I stumbled into a hotbed of controversy. Imagine that, eh? At People for Bikes, they’ve got a post up with several suggested do’s and don’ts when it comes to cycling… Some have merit and others are just plain silly. Like this one:
DON’T dress for the Tour de France. No matter how happy you are to toodle along on your bike, new riders will always be certain that they are holding up your ride. Ditching the team kit in lieu of shorts and tennis shoes goes a long way in making new riders feel comfortable.
Now that’s some damn silly advice right there. I’m going to make myself uncomfortable so a noob can be comfortable? Not in this lifetime dopey. I did my time as a noob and I’m not going back there for anyone. Shorts and tennis shoes, you’ve gotta be kidding. I can see leaving the matching kit in the drawer for the club ride, but cargo shorts and platform pedals on my Venge (or even the Hardrock for that matter)? The day will never come.
Here’s another disagreeable suggestion:
DON’T use the word “easy.” While it’s natural to try to alleviate a new rider’s apprehension by assuring them: “Don’t worry, it’s easy,” you’re inadvertently causing problems. If the rider succeeds, you’ve devalued the accomplishment. If they don’t, you’ve created a sense of failure. Instead, relate the obstacle at hand to other obstacles the rider has encountered.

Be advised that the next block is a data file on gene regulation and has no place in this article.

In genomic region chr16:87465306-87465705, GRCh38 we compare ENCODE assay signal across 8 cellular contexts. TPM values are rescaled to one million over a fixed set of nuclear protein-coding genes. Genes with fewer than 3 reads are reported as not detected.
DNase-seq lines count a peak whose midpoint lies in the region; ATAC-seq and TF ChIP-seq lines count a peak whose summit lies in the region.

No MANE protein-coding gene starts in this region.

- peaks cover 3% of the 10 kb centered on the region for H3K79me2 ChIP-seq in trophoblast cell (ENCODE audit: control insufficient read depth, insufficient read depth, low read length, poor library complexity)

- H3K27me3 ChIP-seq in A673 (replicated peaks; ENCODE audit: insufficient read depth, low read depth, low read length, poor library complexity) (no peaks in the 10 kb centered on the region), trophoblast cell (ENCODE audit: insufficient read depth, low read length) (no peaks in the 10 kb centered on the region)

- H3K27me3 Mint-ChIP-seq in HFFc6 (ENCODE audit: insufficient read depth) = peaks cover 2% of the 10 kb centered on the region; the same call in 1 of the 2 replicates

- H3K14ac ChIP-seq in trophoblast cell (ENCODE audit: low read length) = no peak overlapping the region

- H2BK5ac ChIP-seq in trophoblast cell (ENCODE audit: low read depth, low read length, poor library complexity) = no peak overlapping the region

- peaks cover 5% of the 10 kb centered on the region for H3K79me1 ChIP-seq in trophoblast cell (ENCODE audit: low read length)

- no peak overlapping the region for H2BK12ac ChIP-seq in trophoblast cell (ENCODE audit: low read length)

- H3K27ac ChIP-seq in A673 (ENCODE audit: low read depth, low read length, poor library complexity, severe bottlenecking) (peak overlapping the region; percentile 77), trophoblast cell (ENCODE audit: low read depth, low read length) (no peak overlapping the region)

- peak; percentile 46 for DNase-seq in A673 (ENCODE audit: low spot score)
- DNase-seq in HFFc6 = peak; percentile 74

Folks, I don’t know how to say this nicely so I’m not going to – and believe me, compared to what I could write on this one, my response to the first item was tame. If you’re that bad off, that I can’t use the work “easy” in a sentence for fear one might go all ugly in the head with it, I wouldn’t want to ride with you anyway. I need that headache like I need a hit in the head. A person not completing a ride would feel a “sense of failure” whether or not I use the word “easy” in describing it. What I dislike here is the whole notion that I should walk on egg shells. No thank you. If you’re such a delicate flower that someone can’t use the word “easy” without crushing you, you’ve got bigger issues to fix before you think about getting on that bike!
The rest is pretty tame – or is that lame? Yes, indeed it’s lame, but that’s not the point… In the comments section there’s a crazy dope trying to suggest that wearing a helmet does nothing to protect the melon. Seriously. It gets better though, he quotes a site that he thinks shows this, here. I’ll cut right to the idiocy:
This paper presents a mathematical model for comparing the possible benefits of fewer head injuries as a result of helmet laws with the negative effects of less exercise due to fewer people cycling. It notes that the amount by which helmet laws reduce injuries and cycling is controversial. However, the author does not present any new data with regard to these factors or the health benefits of cycling. Instead, widely cited estimates are used as inputs to the model to arrive at the net implied benefit.